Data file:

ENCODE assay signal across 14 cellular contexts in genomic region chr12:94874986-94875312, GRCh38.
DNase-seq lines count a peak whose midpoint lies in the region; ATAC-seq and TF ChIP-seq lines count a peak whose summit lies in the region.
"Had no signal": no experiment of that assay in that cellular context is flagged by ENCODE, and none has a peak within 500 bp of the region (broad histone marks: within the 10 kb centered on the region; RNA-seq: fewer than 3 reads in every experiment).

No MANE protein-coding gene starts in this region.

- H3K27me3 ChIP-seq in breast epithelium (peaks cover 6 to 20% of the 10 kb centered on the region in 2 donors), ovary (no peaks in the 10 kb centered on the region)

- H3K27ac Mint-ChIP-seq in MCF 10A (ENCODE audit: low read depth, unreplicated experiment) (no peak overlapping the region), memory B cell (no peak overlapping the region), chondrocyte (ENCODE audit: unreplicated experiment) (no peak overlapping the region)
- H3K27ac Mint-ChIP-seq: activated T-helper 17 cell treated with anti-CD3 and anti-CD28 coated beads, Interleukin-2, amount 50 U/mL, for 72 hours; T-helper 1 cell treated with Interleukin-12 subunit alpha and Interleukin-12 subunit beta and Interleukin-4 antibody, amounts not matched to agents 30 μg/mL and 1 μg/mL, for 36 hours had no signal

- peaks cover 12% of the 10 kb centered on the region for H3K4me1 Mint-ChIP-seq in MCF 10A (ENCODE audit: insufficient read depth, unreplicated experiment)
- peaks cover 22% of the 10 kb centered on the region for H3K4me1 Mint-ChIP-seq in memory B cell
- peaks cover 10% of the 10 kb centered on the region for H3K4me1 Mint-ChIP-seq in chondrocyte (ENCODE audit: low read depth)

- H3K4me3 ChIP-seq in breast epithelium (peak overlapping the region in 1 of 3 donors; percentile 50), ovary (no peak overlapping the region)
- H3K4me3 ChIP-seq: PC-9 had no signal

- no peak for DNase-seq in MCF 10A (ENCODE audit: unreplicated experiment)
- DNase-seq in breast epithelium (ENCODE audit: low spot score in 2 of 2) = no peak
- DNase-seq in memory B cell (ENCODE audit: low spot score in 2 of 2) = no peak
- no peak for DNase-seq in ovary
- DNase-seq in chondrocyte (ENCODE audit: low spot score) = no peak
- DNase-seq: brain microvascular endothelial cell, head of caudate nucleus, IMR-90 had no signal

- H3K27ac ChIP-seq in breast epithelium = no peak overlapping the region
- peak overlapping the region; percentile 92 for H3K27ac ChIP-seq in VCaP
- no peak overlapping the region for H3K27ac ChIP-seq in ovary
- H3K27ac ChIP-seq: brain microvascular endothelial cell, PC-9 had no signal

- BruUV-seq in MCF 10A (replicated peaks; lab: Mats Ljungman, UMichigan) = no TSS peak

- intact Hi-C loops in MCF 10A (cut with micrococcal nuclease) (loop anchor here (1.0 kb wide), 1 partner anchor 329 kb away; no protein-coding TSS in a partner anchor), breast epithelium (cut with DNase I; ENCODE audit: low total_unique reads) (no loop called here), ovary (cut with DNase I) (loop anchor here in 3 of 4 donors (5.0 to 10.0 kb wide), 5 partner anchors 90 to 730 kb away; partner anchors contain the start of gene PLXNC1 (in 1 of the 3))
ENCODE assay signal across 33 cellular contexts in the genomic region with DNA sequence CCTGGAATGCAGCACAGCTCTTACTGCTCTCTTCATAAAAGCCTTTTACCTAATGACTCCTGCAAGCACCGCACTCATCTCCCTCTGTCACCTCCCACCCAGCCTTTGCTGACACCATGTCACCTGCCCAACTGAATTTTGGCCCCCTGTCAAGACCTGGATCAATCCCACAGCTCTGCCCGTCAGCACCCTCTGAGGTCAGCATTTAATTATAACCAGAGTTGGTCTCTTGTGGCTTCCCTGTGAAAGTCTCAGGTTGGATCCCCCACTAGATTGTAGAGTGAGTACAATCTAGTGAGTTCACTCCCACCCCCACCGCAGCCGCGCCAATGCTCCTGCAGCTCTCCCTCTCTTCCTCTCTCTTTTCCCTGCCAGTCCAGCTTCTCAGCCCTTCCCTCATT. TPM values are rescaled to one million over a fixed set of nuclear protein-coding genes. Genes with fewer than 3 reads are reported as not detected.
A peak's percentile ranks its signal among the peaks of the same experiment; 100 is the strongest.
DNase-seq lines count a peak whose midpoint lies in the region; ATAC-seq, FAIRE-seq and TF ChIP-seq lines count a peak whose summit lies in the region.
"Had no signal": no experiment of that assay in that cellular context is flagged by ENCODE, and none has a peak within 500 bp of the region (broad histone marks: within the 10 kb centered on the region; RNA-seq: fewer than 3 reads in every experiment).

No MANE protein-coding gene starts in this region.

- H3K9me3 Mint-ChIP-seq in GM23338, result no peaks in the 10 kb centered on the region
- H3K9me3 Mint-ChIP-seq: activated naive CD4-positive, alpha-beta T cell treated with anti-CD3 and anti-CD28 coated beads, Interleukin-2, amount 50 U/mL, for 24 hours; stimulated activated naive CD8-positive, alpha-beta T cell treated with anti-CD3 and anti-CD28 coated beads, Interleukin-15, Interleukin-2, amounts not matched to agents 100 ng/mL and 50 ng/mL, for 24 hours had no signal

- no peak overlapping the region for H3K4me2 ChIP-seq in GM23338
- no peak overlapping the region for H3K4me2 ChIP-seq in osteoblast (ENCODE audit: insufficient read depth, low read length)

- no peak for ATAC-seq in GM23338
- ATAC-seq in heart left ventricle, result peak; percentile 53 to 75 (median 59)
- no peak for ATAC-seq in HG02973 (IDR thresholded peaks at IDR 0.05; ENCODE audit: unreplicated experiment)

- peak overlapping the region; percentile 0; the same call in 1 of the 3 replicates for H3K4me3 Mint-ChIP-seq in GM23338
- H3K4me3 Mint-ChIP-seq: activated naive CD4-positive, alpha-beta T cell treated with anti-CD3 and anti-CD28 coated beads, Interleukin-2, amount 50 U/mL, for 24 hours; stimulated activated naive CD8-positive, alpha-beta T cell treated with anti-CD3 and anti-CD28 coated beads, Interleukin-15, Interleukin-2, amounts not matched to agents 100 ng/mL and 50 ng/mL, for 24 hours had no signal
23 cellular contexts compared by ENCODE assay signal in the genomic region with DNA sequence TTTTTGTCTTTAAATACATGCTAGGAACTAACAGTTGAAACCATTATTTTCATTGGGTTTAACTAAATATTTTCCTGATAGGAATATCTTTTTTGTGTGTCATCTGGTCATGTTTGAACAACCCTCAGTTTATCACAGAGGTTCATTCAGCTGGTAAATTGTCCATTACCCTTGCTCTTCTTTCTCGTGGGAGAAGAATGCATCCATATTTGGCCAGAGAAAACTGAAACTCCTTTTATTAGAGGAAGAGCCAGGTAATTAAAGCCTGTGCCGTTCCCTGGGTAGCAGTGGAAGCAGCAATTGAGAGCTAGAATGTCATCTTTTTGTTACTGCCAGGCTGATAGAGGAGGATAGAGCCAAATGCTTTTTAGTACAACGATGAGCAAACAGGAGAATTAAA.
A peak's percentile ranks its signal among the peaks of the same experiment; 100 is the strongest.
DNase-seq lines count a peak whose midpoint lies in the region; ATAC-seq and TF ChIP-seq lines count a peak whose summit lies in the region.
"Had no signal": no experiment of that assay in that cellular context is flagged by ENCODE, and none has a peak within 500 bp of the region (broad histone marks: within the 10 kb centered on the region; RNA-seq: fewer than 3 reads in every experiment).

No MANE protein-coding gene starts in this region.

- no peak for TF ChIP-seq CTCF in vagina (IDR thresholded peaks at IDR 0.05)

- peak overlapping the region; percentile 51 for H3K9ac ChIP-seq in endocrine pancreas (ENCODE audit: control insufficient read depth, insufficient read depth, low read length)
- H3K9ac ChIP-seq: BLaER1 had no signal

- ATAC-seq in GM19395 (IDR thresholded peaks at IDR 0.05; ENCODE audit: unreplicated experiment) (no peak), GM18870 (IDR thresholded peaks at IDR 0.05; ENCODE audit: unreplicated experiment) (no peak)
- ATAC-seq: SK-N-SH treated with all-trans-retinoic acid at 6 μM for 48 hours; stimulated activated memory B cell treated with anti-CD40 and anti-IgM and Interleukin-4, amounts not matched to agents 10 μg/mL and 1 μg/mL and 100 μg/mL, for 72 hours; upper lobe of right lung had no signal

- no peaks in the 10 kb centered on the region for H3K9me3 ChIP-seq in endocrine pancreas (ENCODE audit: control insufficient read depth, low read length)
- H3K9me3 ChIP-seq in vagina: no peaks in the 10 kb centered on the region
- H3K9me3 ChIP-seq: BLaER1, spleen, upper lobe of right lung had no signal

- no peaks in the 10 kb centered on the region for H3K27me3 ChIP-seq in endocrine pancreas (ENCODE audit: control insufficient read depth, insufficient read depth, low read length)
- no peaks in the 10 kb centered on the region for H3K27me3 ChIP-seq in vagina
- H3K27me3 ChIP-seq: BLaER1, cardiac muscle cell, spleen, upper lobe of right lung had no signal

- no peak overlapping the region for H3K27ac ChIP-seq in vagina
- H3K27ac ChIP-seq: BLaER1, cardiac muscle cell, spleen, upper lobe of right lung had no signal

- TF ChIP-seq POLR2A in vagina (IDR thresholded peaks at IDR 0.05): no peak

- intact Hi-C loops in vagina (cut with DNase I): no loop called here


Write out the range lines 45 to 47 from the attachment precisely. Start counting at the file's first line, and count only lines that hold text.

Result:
- peak overlapping the region; percentile 51 for H3K9ac ChIP-seq in endocrine pancreas (ENCODE audit: control insufficient read depth, insufficient read depth, low read length)
- H3K9ac ChIP-seq: BLaER1 had no signal

- ATAC-seq in GM19395 (IDR thresholded peaks at IDR 0.05; ENCODE audit: unreplicated experiment) (no peak), GM18870 (IDR thresholded peaks at IDR 0.05; ENCODE audit: unreplicated experiment) (no peak)